Jakob M. Erwa directs his own adaptation of Andreas Steinhöfel’s novel about a 17-year-old who returns from summer camp to find his hedonistic mother and twin sister have become uncomfortably distant. At the same time, he enters into his first romantic relationship with the new boy at school and seeks the aid of close family friends and his mother’s latest boyfriend to help him figure out where — forgive the poetics — the center of his world is.
Erwa assembles a terrific cast for this German-language film, led by the suitably doe-eyed and empathetic Louis Hofmann. Sabine Timoteo and Ada Philine Stappenbeck bring the drama as the embattled mother and sister, and hunky Jannik Schümann provides both a good performance and a bounty of eye candy as Hofmann’s first love. Erwa favors lingering close-ups of his actors and gives us moments of silence that beg us to enter the characters’ hearts and minds. He’s also adept at blocking and staging that’s anything but rote, with stylistic flourishes and poetic license in all the right places — Center of My World is beautifully well made.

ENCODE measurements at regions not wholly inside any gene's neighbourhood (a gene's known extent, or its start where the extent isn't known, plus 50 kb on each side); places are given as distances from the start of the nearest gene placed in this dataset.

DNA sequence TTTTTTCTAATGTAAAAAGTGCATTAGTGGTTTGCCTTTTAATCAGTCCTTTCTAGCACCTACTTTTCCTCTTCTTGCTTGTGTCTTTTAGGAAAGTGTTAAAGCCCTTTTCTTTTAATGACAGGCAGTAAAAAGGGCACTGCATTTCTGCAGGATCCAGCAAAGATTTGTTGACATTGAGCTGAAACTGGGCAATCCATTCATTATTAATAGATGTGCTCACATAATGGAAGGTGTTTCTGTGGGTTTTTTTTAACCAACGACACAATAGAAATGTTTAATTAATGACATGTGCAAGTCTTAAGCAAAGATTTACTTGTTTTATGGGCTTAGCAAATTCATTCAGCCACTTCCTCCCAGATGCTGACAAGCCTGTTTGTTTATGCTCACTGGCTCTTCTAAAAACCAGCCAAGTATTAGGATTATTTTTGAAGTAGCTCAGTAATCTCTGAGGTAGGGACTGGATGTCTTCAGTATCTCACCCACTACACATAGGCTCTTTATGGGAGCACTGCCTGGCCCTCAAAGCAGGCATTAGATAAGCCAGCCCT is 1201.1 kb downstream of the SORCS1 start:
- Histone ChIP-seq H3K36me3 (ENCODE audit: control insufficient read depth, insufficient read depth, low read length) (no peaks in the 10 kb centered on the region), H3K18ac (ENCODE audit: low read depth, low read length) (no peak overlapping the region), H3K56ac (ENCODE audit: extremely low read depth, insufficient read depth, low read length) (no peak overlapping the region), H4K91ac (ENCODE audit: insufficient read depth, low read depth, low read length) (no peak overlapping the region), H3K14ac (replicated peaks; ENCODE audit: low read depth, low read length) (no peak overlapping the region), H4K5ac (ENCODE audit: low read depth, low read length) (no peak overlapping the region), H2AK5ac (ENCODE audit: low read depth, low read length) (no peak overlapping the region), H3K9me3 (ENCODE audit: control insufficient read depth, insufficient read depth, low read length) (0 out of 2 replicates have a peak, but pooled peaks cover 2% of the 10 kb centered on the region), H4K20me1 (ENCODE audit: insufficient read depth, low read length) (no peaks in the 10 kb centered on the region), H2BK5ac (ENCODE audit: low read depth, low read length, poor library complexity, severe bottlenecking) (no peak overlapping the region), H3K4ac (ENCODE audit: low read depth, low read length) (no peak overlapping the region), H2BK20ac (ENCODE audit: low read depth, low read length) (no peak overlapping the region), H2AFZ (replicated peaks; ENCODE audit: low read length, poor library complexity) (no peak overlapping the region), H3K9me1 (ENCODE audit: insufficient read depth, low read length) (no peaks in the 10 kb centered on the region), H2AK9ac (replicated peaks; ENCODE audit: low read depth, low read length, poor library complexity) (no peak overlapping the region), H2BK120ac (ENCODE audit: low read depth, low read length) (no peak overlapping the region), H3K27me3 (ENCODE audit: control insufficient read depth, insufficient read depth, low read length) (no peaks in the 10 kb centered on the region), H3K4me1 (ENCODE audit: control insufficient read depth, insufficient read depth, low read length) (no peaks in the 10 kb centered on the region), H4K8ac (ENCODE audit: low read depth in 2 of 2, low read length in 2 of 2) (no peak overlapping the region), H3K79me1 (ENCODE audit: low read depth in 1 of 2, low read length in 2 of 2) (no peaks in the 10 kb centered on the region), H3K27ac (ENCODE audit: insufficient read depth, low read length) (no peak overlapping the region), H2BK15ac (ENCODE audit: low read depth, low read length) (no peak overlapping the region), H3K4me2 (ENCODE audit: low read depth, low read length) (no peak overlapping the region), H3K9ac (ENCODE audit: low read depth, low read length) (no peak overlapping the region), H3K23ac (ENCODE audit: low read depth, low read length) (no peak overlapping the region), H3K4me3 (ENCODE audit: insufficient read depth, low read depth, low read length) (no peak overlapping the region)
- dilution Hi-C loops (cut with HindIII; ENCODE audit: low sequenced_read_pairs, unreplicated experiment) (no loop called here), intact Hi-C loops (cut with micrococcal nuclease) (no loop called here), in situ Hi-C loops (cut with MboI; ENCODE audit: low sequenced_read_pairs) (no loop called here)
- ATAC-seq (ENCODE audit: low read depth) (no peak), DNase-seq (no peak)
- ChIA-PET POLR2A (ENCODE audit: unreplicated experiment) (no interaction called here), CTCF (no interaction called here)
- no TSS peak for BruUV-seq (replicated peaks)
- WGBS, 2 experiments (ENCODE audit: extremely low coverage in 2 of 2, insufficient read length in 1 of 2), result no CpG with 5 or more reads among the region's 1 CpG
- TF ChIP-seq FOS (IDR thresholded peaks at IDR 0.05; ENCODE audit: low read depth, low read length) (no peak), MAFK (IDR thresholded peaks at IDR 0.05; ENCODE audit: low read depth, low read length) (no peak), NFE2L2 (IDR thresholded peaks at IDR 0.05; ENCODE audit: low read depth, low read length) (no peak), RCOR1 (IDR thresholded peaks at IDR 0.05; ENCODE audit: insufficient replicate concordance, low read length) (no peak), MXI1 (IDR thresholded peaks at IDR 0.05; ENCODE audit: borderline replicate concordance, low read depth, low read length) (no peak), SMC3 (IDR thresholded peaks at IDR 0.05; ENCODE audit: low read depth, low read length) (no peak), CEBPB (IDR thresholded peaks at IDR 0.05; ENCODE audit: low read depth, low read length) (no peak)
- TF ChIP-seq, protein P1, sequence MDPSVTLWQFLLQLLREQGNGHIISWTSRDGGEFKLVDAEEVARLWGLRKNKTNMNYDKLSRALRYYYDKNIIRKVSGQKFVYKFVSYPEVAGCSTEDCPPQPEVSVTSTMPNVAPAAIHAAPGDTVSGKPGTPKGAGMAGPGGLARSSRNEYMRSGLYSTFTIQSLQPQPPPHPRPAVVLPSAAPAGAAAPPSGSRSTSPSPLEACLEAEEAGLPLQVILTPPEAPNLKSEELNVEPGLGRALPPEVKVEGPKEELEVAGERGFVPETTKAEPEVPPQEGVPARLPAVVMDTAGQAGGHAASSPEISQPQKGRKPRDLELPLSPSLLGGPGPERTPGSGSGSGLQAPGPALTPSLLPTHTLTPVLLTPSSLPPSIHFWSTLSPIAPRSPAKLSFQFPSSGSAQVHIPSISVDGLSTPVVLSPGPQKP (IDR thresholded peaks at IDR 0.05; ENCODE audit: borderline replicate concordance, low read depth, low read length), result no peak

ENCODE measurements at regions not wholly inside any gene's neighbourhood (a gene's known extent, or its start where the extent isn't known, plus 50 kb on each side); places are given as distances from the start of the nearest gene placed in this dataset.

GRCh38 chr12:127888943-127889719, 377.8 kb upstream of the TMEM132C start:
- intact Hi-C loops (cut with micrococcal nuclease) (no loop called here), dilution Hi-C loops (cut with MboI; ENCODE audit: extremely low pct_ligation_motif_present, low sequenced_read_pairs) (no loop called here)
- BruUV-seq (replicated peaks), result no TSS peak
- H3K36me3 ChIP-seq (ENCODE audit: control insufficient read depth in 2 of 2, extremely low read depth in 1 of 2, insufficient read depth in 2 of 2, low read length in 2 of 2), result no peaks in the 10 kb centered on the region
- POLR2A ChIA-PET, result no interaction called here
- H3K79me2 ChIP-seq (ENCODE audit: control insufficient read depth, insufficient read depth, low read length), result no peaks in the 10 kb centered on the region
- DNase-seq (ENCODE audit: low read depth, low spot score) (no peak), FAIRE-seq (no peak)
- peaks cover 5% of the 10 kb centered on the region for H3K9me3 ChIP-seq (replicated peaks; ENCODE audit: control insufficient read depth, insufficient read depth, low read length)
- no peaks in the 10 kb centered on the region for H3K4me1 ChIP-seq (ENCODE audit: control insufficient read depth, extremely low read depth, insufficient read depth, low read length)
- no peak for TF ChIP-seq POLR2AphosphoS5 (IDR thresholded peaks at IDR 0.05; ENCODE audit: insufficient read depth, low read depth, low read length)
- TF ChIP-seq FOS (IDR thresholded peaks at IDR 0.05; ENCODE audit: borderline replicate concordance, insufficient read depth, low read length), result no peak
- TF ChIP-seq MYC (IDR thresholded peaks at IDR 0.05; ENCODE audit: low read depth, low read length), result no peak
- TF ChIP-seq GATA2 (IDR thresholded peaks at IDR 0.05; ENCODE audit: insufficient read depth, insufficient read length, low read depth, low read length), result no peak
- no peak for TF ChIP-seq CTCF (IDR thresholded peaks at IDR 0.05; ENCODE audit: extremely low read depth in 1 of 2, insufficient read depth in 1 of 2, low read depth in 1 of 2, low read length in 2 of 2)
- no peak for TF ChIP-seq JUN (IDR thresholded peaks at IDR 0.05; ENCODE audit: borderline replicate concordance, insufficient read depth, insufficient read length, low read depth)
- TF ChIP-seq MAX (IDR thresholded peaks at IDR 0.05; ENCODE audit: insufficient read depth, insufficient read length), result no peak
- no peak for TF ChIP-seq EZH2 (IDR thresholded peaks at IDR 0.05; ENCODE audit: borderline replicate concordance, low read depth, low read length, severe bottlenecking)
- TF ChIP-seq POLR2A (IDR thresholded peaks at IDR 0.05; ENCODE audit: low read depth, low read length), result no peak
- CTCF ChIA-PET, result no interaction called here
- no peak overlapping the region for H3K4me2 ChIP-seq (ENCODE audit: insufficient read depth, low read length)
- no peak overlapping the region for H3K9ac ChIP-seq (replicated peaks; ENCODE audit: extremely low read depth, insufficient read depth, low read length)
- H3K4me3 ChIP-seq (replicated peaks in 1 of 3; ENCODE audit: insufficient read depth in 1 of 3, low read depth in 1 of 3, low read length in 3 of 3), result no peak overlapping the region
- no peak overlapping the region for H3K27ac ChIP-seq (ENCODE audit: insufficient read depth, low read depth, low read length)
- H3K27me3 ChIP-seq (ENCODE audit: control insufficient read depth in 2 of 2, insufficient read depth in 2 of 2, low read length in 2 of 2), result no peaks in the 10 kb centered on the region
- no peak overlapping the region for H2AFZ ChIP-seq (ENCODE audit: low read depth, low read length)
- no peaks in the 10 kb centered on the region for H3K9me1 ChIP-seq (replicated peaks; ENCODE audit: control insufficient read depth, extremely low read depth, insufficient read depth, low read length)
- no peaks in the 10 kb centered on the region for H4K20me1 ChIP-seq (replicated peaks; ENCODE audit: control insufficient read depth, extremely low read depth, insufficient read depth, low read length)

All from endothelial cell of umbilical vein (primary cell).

Coming-of-age stories may be a dime a dozen, but this film’s assembled talent succeed in making the curiosity, euphoria, and heartbreak more fresh than usual. The gay romantic subplot is easier to understand and market — and the film certainly delivers on that level, complete with full-frontal, sensitively crafted sex scenes. But the true narrative through-line is in the family drama, and the dark mystery that explains the mother and sister’s estrangement. That I was never able to guess the revelation is an added bonus.